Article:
So I decided to try out a jazzy little internet tool called ‘LibraryThing‘ to start up a little virtual bookshelf that we can use for exchanging books. This nascent project was inspired by Heinz Becker, who recently gave me a copy of Helena Norberg-Hodges’ Ancient Futures, with the proviso that I pass it on when I finish reading it. (Also, it was partly inspired by a similar community bookshelf at the Freakin’ Coffeeshop in Courtenay, which anyone reading this should absolutely visit next time they find themselves in Courtenay; it’s a five-minute walk from Creekside Commons co-housing project, which is also worth a look-see.)

If you click this link, you can see the books I’ve entered so far.

After I sent out my first email about this community bookshelf project, I heard from two people who have started similar projects in the community for book collections of special interest, so it might be possible to organize a single collection of resources which can be freely borrowed and passed around.

Here are some of the good reasons to set up a community bookshelf:

  • People can borrow these books for a longer time than the public library permits. In the case of reference material, that can be important.
  • We can’t always compel the public library to accept donations or purchase books that we might find worthwhile (especially when they are out of print), nor are they likely to stock multiple copies of the same book. Right now, our public library is so strapped for space that they cannot accept all donated books.
  • A project like this can supplement local work on sustainability and Transition. (See below for some ideas on how this could happen.)
  • We could even generate a small amount of money for worthy local causes, through user fees & fines; the worth local cause could be the purchase of books that people feel are worth owning in the community.

Here’s how you can get involved, if you think this is a worthwhile project:

  • If you have books lying around that you think might be of interest to others around the community, and the books are in some way about developing an appropriate and resilient local economy, preserving the natural environment, producing/preserving food, etc., then let me know. I am happy to physically house (and catalogue and track) any donated books until such time as we can find a better home for them. And I’m sure we can find a better home for them.
  • There will need to be some policies about how we manage donations & borrowing, so it would be nice to have some help working that out.
  • If you’re interested in borrowing one or more of the books listed so far, let me know. Let’s get this ball rolling!

Book reviews

Another way to pass information around, especially when it concerns a book, website, blog, or online article that you have just read and enjoyed, would be to write a review of the book or article. Inasmuch as it bears on the sort of thing we discuss here on Slow Coast, I would be happy to consider publishing it. I have wanted to write reviews of some of the things I’ve been reading since I started this blog, but somehow I always find myself with something more pressing on my mind when I sit down to pound out my weekly post.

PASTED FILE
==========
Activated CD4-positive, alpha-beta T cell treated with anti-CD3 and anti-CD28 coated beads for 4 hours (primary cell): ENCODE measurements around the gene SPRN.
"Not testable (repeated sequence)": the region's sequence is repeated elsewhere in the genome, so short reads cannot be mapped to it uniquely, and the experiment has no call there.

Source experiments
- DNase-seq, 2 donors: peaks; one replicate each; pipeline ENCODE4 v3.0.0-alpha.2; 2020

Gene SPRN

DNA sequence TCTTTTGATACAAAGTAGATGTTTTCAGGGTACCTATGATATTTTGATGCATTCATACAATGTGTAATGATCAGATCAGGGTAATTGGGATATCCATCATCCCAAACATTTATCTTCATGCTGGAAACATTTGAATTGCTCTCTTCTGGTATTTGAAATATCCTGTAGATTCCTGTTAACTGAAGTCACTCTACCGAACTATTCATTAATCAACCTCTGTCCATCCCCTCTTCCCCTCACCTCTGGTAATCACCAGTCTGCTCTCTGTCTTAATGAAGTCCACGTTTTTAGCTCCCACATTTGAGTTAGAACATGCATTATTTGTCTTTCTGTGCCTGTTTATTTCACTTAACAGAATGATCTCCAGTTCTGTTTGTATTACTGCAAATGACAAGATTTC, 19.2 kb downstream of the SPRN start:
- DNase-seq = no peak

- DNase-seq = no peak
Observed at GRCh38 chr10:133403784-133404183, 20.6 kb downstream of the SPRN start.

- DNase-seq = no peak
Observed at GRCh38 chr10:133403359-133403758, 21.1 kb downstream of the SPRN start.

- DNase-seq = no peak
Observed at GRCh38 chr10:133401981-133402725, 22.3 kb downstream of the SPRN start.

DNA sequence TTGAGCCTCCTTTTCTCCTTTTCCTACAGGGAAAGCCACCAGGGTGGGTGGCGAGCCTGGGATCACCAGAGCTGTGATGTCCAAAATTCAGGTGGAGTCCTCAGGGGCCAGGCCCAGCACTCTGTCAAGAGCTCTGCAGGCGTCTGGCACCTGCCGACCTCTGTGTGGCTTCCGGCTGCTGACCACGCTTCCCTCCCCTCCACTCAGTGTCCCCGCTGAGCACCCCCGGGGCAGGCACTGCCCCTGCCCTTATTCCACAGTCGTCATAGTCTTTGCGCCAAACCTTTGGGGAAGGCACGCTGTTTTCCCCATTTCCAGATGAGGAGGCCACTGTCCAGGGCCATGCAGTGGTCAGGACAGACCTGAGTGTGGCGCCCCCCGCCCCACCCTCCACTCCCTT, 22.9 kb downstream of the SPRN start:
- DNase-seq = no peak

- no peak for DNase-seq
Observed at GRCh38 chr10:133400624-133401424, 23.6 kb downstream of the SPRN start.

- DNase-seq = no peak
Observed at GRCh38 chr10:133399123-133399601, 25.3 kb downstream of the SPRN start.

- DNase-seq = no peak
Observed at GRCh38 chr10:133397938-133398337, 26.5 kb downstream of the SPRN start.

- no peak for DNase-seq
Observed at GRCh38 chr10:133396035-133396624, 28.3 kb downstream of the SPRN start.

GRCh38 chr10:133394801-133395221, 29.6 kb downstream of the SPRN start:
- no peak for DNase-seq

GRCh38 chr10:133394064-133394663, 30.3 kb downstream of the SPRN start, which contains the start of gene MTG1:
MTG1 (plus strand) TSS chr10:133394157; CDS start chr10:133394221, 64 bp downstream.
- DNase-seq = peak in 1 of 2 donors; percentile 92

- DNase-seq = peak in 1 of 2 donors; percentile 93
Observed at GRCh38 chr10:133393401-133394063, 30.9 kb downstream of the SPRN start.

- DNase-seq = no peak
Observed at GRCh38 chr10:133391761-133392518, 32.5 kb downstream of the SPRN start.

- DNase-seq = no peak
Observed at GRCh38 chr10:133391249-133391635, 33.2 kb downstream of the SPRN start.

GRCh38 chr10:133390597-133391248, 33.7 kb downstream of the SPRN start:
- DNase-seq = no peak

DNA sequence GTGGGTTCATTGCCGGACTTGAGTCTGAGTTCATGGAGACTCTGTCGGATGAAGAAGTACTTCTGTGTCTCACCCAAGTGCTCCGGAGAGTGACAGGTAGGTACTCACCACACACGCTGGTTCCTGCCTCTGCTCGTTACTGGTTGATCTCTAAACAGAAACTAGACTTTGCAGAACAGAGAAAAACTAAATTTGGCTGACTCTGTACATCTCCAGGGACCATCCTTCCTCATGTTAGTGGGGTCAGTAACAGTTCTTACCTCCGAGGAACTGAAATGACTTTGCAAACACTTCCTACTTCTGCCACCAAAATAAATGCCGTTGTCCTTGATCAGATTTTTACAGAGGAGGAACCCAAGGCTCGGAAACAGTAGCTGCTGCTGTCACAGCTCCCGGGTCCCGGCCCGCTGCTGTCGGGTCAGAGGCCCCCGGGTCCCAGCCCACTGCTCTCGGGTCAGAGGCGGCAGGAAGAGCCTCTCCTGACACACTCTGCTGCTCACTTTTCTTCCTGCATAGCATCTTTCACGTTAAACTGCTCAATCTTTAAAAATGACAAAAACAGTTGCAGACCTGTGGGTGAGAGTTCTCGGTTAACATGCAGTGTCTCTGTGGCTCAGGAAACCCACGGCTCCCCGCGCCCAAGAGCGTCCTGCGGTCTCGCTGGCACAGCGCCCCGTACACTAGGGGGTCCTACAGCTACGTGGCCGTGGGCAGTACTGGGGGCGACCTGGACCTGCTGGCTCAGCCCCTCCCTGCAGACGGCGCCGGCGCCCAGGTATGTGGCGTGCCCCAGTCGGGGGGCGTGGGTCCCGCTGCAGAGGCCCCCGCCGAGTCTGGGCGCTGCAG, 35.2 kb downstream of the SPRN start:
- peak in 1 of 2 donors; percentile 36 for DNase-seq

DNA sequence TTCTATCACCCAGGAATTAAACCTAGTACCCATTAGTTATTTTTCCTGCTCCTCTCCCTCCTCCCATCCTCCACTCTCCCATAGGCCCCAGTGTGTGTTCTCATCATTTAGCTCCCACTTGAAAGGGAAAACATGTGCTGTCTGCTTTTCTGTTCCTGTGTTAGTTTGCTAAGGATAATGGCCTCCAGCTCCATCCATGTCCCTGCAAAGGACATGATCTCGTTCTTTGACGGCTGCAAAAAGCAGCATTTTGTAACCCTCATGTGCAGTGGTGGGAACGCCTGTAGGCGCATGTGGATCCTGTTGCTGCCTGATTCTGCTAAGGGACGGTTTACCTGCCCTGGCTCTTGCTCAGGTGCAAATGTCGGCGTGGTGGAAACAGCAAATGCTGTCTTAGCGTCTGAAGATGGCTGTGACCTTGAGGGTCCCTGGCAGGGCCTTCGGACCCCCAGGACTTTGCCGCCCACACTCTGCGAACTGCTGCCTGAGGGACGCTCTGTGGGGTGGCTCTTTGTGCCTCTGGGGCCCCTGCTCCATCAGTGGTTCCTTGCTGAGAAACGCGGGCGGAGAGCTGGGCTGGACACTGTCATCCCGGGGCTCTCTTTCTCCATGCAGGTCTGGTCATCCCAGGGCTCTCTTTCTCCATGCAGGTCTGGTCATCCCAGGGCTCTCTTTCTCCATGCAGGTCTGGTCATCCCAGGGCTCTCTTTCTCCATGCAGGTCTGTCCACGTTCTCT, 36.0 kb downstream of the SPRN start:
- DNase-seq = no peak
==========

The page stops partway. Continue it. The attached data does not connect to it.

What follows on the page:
If there is something you’re reading that you simply must share with others out there, consider writing a review. And if we had a community bookshelf up and running, then people who want to read what you review could find a copy easily and pass it on to the next in line.

“Slow Readers”

A similar idea, and one which (gasp) would take place in the real world would be a book club devoted to discussion of the books and other things we’re all reading. I’ve never belonged to a book club, because I’m not sure I could stand the regimentation of having a number of people all reading the same thing at the same time. But why not have a book club whose main purpose is just to rave (positively and negatively) about books to like-minded bibliophiles? Why not a monthly book club that consisted of five- or ten-minute presentations from numerous readers about the things they were reading? If something sounds worth reading, according to someone’s report on it, then it you can borrow it from the community bookshelf and read it, then pass it along.

Combine this idea with food, award extra points for especially witty or clever reviews, and this could be the hit of the dreary winter months. I’d love to hear about what other people are reading and enjoying. What a great way to build community and share ideas!


Kicking it up a notch from the book club would be something like a teach-in, in which one person or a group could take on the task of reading, digesting, and presenting the information from a book, online article, or whatever source of information they thought was worth passing along. I’d be willing to do this, and I have a couple of books in mind which I think should be more widely known. Again, this could be organized as a panel discussion with a theme; several people could take on the task of preparing a presentation on a book, or a chapter, or some aspect of a topic. Kind of like a free community-driven seminar.

The upshot is that we have a variety of tools and techniques available which can be used to spread knowledge, skills, and wisdom around more widely. Some of them are decidedly old-fashioned (e.g., sharing stuff) and some depend more on recent technical innovations (e.g., LibraryThing). But if we put them to good use, we can all teach and learn as much as care to.


To all lovers of books and libraries and librarians: do not forget that the Powell River Public Library will be holding its second public consultation on the subject of a new library facility for the region. This meeting will be at 7:00 PM on Tuesday, July 7 in the gymnasium at Vancouver Island University in Powell River. Please come out and share your thoughts about whether we need a new library and (if so) what your vision is for the future of our library.